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Sunday in Bulawayo,
Let's Head To The Market!

Caption
Here in Bulawayo, EVERYTHING-I mean everything- is closed on Sundays, except the good ol' street market. Abeja just got to Bulawayo late last night and wanted to see what this town is like. So we went walking through the empty Sunday streets of Bulawayo. I could tell she wasn't too impressed-UNTIL we got to the market!

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Friendly vendors make the market a very pleasant place
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The Bulawayo market is not the largest market place, especially after seeing all the sprawling, lively, enormous markets in Latin America. However, the calm, tree-shaded streets and the kind, friendly vendors make the market a very pleasant place. The first section you come across is the crafts. All over Zimbabwe incredibly skilled artists set their beautiful work out on the sidewalks hoping to sell enough to afford dinner that night. It is so unbelievable to see such intricate, delicate sculptures and carvings for sale for so cheap. You could buy a beautiful marble sculpture of a mother and child for less than 3 US dollars! Many of the artisans will give you their crafts in exchange for some fair trade, since the Zimbabwe dollar is currently so low (one Zim dollar is worth less than 3 US cents!). Old clothes from the U.S., music from abroad, watches, sunglasses- just about anything you've got that you no longer need-can be traded for something new and beautiful.

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After the craft section is Bulawayo's alternative to flower shops
After the craft section is Bulawayo's alternative to flower shops
After passing through the craft section, the second half of the block is Bulawayo's alternative to flower shops. All day long florists sit in the shade making beautiful arrangements and baskets of colorful flowers. My mom owned a flower shop when I was in high school in D.C., and I remember how much time flower arrangements took. We only made them after they were ordered and paid for. But here in Bulawayo, people are so desperate to earn money that they make arrangement after arrangement and line them on the street, hoping that someone will see one and decide to buy it. I can't imagine how many of these beautiful arrangements probably die in the sun without ever getting sold.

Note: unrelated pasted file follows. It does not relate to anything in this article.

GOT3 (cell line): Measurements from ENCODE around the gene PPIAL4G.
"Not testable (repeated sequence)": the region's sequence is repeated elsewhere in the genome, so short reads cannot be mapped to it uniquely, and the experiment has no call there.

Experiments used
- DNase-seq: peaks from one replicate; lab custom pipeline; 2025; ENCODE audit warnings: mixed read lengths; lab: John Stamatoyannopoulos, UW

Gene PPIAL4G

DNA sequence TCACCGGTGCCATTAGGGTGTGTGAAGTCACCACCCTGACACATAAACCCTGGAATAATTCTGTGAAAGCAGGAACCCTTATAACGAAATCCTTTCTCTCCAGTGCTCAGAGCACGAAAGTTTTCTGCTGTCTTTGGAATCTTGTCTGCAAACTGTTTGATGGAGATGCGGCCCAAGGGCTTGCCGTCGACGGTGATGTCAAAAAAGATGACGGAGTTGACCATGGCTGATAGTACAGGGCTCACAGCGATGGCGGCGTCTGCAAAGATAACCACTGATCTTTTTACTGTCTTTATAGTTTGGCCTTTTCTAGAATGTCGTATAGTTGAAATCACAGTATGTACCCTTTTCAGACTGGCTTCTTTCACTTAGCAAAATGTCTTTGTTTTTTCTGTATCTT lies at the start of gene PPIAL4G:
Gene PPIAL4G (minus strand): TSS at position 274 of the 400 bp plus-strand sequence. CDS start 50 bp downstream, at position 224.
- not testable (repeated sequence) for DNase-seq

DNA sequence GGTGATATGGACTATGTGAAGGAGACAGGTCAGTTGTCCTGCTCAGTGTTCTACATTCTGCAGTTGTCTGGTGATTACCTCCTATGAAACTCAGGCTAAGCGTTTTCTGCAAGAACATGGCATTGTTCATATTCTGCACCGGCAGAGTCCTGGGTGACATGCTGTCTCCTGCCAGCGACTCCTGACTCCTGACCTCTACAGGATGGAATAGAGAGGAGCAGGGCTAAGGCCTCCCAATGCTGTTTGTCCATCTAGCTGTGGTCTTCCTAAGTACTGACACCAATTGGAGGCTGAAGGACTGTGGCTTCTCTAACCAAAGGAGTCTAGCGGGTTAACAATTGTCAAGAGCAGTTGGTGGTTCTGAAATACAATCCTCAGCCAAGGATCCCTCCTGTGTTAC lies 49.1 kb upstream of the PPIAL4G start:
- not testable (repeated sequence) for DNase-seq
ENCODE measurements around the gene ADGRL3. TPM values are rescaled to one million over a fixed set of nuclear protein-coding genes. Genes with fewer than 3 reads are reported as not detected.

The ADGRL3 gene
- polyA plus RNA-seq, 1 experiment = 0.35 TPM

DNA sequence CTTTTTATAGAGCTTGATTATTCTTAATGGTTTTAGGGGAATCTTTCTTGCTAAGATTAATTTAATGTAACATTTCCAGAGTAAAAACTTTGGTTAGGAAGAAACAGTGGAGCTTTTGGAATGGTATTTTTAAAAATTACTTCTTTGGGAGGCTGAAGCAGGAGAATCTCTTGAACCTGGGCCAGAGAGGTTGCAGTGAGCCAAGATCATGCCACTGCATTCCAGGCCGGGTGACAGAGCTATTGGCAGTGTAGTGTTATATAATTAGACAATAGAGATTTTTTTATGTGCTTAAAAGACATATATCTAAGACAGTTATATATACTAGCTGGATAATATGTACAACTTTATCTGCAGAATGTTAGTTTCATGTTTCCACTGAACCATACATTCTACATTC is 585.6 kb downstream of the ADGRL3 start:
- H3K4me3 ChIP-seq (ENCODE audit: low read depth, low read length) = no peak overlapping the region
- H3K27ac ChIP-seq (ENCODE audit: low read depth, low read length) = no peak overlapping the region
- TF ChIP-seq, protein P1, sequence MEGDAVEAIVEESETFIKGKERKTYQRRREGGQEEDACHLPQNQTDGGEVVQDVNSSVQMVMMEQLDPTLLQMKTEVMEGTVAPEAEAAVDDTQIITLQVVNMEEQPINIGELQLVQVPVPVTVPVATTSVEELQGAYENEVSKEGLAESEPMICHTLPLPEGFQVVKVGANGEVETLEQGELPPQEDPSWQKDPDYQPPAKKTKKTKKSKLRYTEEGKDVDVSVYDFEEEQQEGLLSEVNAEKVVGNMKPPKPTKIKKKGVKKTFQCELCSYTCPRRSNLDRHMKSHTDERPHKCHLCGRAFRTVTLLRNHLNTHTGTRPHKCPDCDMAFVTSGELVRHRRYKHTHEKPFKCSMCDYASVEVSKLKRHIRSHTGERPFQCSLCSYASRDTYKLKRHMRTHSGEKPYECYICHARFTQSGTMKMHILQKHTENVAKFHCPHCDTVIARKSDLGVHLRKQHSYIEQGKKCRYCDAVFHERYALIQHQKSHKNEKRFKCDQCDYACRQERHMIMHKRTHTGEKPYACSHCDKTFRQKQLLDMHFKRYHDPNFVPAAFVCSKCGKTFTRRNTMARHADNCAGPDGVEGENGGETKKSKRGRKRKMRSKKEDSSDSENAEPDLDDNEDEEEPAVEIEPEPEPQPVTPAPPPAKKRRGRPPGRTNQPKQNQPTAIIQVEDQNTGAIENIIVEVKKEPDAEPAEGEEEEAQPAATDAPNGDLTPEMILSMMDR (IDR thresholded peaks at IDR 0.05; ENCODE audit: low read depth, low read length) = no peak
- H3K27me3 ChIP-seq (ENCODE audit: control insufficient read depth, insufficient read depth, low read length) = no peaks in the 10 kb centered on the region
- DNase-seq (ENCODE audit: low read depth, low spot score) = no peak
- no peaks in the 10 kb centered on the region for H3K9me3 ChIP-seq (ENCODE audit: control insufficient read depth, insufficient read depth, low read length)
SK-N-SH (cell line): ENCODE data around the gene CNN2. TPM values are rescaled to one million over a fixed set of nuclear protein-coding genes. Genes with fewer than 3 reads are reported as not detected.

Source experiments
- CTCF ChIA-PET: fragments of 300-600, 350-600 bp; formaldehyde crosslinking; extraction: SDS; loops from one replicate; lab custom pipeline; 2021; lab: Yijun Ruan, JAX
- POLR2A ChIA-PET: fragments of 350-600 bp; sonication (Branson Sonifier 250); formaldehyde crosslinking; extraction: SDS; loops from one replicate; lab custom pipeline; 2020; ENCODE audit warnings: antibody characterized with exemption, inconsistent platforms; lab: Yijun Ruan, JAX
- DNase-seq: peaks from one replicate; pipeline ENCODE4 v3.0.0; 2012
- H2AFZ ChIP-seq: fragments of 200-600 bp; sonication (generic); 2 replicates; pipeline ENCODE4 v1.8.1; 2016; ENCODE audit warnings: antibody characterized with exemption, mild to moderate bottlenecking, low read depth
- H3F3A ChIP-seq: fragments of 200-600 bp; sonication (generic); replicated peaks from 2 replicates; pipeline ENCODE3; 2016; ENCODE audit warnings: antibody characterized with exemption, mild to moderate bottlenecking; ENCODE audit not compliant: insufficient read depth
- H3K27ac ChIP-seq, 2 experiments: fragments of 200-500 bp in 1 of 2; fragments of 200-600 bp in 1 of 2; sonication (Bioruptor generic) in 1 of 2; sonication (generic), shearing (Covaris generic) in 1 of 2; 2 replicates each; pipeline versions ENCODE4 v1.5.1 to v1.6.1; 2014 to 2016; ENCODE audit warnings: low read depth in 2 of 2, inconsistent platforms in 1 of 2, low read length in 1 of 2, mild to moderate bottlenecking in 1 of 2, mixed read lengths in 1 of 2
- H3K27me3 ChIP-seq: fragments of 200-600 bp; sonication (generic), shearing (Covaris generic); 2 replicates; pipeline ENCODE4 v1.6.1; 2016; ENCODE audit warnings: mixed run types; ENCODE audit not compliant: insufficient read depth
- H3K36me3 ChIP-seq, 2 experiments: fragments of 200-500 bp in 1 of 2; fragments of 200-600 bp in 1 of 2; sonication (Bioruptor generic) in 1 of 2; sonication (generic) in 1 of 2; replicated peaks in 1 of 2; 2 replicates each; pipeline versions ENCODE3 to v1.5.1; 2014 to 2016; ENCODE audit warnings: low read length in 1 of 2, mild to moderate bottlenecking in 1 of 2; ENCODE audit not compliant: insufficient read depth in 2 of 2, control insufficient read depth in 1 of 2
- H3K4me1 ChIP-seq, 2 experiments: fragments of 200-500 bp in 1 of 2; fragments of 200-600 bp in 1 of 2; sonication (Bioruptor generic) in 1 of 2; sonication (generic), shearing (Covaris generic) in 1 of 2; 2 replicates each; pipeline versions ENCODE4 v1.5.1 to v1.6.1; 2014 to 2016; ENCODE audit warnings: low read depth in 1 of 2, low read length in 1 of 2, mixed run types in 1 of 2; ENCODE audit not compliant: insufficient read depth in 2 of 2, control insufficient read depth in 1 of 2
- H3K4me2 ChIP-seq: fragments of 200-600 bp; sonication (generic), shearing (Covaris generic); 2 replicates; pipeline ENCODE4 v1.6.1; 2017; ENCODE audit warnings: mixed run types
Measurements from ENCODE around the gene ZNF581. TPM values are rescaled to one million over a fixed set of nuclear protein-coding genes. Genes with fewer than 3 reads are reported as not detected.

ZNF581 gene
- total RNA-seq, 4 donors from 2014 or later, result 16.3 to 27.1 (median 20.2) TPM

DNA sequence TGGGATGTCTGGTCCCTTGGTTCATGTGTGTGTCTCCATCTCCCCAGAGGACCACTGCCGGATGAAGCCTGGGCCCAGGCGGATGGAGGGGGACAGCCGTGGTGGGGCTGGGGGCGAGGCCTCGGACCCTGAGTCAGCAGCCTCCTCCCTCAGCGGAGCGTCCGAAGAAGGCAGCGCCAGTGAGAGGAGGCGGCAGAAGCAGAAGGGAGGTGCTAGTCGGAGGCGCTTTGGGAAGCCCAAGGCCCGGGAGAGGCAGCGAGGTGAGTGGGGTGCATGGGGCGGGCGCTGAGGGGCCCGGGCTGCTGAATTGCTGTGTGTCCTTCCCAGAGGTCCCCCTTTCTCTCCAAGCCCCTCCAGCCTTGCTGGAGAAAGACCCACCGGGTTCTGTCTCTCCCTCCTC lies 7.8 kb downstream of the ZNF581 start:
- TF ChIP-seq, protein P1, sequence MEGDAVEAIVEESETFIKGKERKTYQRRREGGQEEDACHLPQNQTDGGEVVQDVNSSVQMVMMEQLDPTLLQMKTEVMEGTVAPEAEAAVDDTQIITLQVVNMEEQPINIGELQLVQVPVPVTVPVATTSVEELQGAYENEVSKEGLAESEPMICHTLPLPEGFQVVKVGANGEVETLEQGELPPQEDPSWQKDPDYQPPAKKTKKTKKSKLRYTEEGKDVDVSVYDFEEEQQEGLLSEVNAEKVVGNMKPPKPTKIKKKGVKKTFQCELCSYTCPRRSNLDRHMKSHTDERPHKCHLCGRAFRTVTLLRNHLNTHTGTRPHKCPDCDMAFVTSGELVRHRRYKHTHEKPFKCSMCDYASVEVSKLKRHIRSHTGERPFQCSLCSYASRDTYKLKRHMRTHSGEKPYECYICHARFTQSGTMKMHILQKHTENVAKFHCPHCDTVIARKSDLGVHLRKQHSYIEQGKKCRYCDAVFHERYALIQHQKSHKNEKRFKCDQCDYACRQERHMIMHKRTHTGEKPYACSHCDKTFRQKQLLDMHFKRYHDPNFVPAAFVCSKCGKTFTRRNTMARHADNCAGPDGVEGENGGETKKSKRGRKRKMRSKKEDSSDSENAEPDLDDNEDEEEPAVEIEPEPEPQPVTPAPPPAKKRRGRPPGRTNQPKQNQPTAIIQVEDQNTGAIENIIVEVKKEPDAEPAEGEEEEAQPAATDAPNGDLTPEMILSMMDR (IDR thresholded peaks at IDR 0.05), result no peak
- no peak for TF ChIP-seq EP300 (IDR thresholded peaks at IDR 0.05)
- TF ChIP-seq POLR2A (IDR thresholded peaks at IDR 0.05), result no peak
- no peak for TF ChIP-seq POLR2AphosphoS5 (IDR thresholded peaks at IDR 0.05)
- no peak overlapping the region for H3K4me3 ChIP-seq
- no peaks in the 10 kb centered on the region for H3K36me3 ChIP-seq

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Our new friend Madzidzwa Gomba
Our new friend Madzidzwa Gomba

When you turn the corner from the flowers, you enter our favorite part of any market-the food! Here again, the markets in Zimbabwe aren't as inviting as the markets in Latin America, which were always full of exotic, new fruits and savory smelling local delicacies. In Zimbabwe, the markets stick to your usual fruits and vegetables, and unprepared dried goods that you in turn have to take home to make into a local delicacy your self. The problem is, neither Abeja nor I knows how to make any of the local delicacies, we didn't even know what most of the dried stuff was- let alone what to do with it! Luckily for us, the nice vendors at the market, amused at our curiosity and ignorance, explained to us what everything was.

Our new friend Madzidzwa Gomba has a beautiful stand, chock full of different dried beans, grains and leaves that look unlike anything Abeja and I have ever seen. Abeja and I are excited to buy most of the new things we come across and take them home to experiment until we get a sack of dried, black fuzzy things that we aren't sure about. We pick up a few, examine them closer and still have no idea what they are. No they aren't pieces of grain or beans- maybe dried leaves or herbs? Nope, Madzidzwa laughs as she explains that we are actually holding worms! Dried worms from the Mupani tree! We drop them immediately and decide to pass on buying that local delicacy. She insists that they are very good when cooked and an incredible high source of protein, but we still decline. Being a vegetarian can be a great excuse sometimes!

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